FIDM 13th Television Costume Design Exhibit

FIDM 13th Television Costume Design Exhibit

The 13th Art of Television Costume Design exhibition is back this summer for another year of celebrating the artistry of costume designers and their teams. Television’s perpetual evolution through both network and digital platforms gives today’s designers even more opportunity to create bold, memorable characters for a variety of programming. This year’s exhibition will feature a diverse assortment of shows across several genres–science fiction fantasies, contemporary comedies, and historical dramas, to name a few–and as always will include Emmy® Award-nominated programs from the 2018-2019 television season. Look for fan favorites such as Game of Thrones, The Marvelous Mrs. Maisel, and Black-ish, plus discover the latest hits like The Masked Singer and Good Omens,

The exhibition is free to the public and will be held in the FIDM Museum at the Fashion Institute of Design & Merchandising in downtown Los Angeles through Saturday, Oct. 26. Museum hours are 10 a.m. to 5 p.m., Tuesday through Saturday.

For information, visit FIDMmuseum.org.

Brunch Never Stops in SoCal’s LA Neighborhoods

Brunch Never Stops in SoCal’s LA Neighborhoods

There is absolutely no shortage of brunch spots in Los Angeles, and why would there be? We’re offered the best setting in the country to be able to enjoy this special weekend meal year-round. In the iconic beach neighborhood that is Venice, CA, we have the eclectic Abbott Kinney district, home to various restaurants, shops, bars and the like all encompassing L.A.’s unique experience. The pleasantly nestled Neighbor LA made sure to hold its own in the brunch offerings of L.A. by introducing a new menu that is sure to please foodies and weekend lush aficionados like myself well into the rest of the summer.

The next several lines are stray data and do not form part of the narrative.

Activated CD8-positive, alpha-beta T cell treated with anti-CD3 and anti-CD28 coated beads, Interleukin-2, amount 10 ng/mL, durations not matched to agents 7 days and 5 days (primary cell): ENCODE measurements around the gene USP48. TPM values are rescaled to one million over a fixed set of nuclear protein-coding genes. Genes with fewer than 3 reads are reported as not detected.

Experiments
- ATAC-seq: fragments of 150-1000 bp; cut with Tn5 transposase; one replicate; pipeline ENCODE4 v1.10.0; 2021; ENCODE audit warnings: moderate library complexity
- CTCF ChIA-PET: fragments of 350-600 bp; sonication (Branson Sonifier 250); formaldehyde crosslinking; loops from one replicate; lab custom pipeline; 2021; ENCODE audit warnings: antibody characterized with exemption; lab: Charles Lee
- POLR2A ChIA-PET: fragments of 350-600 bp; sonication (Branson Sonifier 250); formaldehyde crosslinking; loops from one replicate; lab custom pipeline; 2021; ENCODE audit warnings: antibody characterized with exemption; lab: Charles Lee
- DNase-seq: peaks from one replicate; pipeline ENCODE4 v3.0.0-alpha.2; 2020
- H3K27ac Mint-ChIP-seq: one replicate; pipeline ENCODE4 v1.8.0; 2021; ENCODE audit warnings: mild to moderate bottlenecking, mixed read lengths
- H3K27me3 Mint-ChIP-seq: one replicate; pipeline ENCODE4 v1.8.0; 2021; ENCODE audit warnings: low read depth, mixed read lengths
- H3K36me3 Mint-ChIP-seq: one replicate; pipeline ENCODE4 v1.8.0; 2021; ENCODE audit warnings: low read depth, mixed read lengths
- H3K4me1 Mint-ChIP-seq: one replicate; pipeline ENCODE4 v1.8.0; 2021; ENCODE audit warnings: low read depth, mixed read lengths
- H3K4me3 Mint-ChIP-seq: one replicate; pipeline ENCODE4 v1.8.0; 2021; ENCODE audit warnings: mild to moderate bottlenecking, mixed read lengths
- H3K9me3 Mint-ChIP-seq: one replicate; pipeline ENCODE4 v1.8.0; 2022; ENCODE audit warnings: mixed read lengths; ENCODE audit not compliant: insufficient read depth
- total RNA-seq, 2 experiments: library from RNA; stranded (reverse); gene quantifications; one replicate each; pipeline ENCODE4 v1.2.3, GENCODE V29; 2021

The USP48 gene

Neighbor is a cozy garden bistro and cocktail bar nestled on one of LA’s busiest streets, Abbot Kinney Blvd. Fashioned from an old house on Venice Beach’s main drag, Neighbor is a fresh and charming social space, featuring a best in class coffee bar, cocktail program and a market fresh menu by Chef Joshua Luce.

Stepping into the warm and welcoming front lounge from the small brick stoop, guests are invited to choose their own adventure: settle in with a coffee, pull up one of the 20 seats at the marble cocktail bar, lean back in the garden lounge, or sit for a romantic dinner in the open air, backyard bistro. Neighbor’s pastel walls and eclectic furnishings invite guests to enjoy good company in a cozy and cheerful atmosphere.
 
     The new menu includes items like “Uncle J’s Fried Chicken” with cornbread, honey, & jalapeno or the California Avocado with seeded toast, pistachio, lime, radish, & chive blossom. Drink items include the Strawberry Rosemary Margarita made with tequila, lime, & agave, and The Baja made with tequila, stone fruit, basil, lime, & chili.
  
   
Make sure to check out these and all of the other brunch items at Neighbor LA at 1031 Abbot Kinney Blvd, Venice, CA, now serving Brunch, Lunch, Dinner, and Happy Hour.

NBA Superstar Russell Westbrook Launches Green Tech Program

NBA Superstar Russell Westbrook Launches Green Tech Program

The LA Conservation Corps (the Corps) announces the launch of Westbrook/Brownstein Green Tech Program (WBGT), an initiative steered by a partnership between L.A. native and NBA superstar Russell Westbrook’s Why Not? Foundation and L.A. philanthropist Chad Brownstein.

The program will provide digital job skills to at-risk young adults in the Corps and break down the digital divide by providing skill training for green tech job opportunities to 500 Corpsmembers in Los Angeles.